After repeated food poisoning outbreaks linked to romaine lettuce, the produce industry is confronting the failure of its own safety measures in preventing contaminations.
The E. coli epidemic revealed that Thanksgiving had killed more than 200 people and killed five and killed one in the spring and 25 killed the previous year. No deaths have been reported in the latest outbreaks, but dozens of diseases, grown in open areas and consumed as raw, vegetables undermine the challenge of eliminating the role of nearby cattle farms, which produce large quantities of fertilizer and delay in more stringent federal foods. security regulations.
A controversial aspect of the embodiment would require, for example, testing of irrigation water for E. coli. The Food and Drug Administration suspended this measure when the manufacturing industry said that such tests would not help prevent epidemics. Other sanitation-related arrangements for workers and equipment – other sources of potential contamination – have only recently been implemented.
FDA Commissioner Scott Gottlieb said that once the rules were fully met, he thought he would prepare the vegetables for safer eating.
I I don’t think that any element of this would be a magic bullet, G Gottlieb said.
Health officials say advanced detection can see more frequent outbreaks. Nevertheless, it intensifies growers and regulators to prevent, capture and pollute soiling.
It is not yet known how romaine is contaminated in its latest outbreak.
The spring outbreak was watched from Yuma, Arizona to Rome. Irrigation water irrigated with fertilizers was found to be a possible culprit, and researchers recently pointed out the existence of a large animal feeding operation.
Then, an industry agreement in Arizona and California was set to expand buffer zones between vegetable plantations and livestock. The industry, he says, is in place for lettuce grown in Yuma, which is not associated with the recent outbreak. However, Trevor Suslow of the Produce Marketing Association said there was no consensus on the exact distances that could effectively prevent contamination.
He said there are special buffer zones that do not require new federal rules for safety.
. They’re looking at the industry to determine what is the appropriate distance, Sus said Suslow.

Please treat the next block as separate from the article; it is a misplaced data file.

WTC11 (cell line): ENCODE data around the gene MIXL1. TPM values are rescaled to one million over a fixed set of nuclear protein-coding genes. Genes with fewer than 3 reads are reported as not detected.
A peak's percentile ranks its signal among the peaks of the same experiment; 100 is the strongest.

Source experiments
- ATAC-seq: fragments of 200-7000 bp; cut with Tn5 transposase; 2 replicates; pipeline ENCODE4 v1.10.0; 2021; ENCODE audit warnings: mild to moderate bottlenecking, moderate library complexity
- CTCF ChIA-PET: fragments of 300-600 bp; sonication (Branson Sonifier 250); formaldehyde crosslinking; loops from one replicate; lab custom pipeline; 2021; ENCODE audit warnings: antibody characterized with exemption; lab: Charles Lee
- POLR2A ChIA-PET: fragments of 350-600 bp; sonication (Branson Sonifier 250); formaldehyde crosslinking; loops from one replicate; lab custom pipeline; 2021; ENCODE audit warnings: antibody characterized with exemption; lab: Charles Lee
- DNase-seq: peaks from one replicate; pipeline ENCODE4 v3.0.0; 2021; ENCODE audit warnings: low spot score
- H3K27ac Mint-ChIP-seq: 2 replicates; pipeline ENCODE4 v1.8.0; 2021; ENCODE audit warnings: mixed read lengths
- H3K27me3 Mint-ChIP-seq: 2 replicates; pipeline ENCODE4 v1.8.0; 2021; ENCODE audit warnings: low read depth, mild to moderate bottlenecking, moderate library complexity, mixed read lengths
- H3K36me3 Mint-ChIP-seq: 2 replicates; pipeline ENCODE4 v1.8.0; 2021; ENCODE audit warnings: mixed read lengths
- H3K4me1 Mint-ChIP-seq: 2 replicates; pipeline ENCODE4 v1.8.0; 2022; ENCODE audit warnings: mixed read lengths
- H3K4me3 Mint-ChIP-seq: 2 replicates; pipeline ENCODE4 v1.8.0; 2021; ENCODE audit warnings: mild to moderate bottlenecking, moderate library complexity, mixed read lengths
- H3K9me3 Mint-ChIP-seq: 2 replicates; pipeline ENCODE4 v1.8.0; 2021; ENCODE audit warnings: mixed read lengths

Susum said that the irrigation water in Yuma, which will bring plant leaves into contact with chlorine, started to kill potential contaminants. However, he said that such treatment has raised concerns about soil and human health.
Meanwhile, the proximity of production areas to cattle operations is likely to continue to pose a problem. Travis Forgues, dairy farmer Organic Valley, said the consolidation in the dairy industry has led to larger livestock operations, which produce large quantities of fertilizer.
Already, the industry agreement in Arizona and California requires leafy green growers to test the water for green E. coli.
But Food Safety Research Director James Rogers in Consumer Reports said a federal need is important to conduct a water test. Because Romaine was often minced and bagged, a single contaminated batch on a farm jumping test said a lot of people could have made the patient sick.
Teressa Lopez, of the Leafy Greens Marketing Agreement in Arizona, said the federal regulation could be more adaptable, despite the stricter measures taken by the industry agreement.
Despite industry measures being implemented after a spinach outbreak more than a decade ago, health authorities said that this month has been the result of 28 E. coli outbreaks associated with leafy greens.
The manufacturing industry says the failure to prevent the Yuma outbreak may also reflect the limitations of the water test for generic E. coli.
Elizabeth Bihn, a food science expert at Cornell University, said the tests were looking for fecal matter in water. The problem is that the farmer who says ına there are pathogens in some feces, there is some feces, “is part of a federal program that helps new producers comply with regulations.
Bihn, harmful E. coli strains are more difficult to be tested and the possibility of other harmful bacteria does not exclude, he said.
The whole genome sequence makes it easy to identify outbreaks that put pressure on the manufacturing industry.
The FDA warned against all the romainals last week because it could identify it as an early resource. The agency has narrowed its warning to romaine from the Central Coast of California after the manufacturing industry has agreed to label romaine with harvest dates and regions, so people know what they have to do.
Labeling is voluntary and the industry said it would consider whether it would be extended to other leafy greens. Gottlieb said that increasing traceability would allow targeted health warnings that do not harm the entire sector. The FDA recently hired a former Walmart manager using blockchain technology to increase the traceability of the retailer’s supply chain.
Stephen Basore, director of food safety at a romaine producer in Florida, said he expects more regulations and self-executing industry guidelines.
”There is always a problem, our emergency response protocols are not enough,“ he said.
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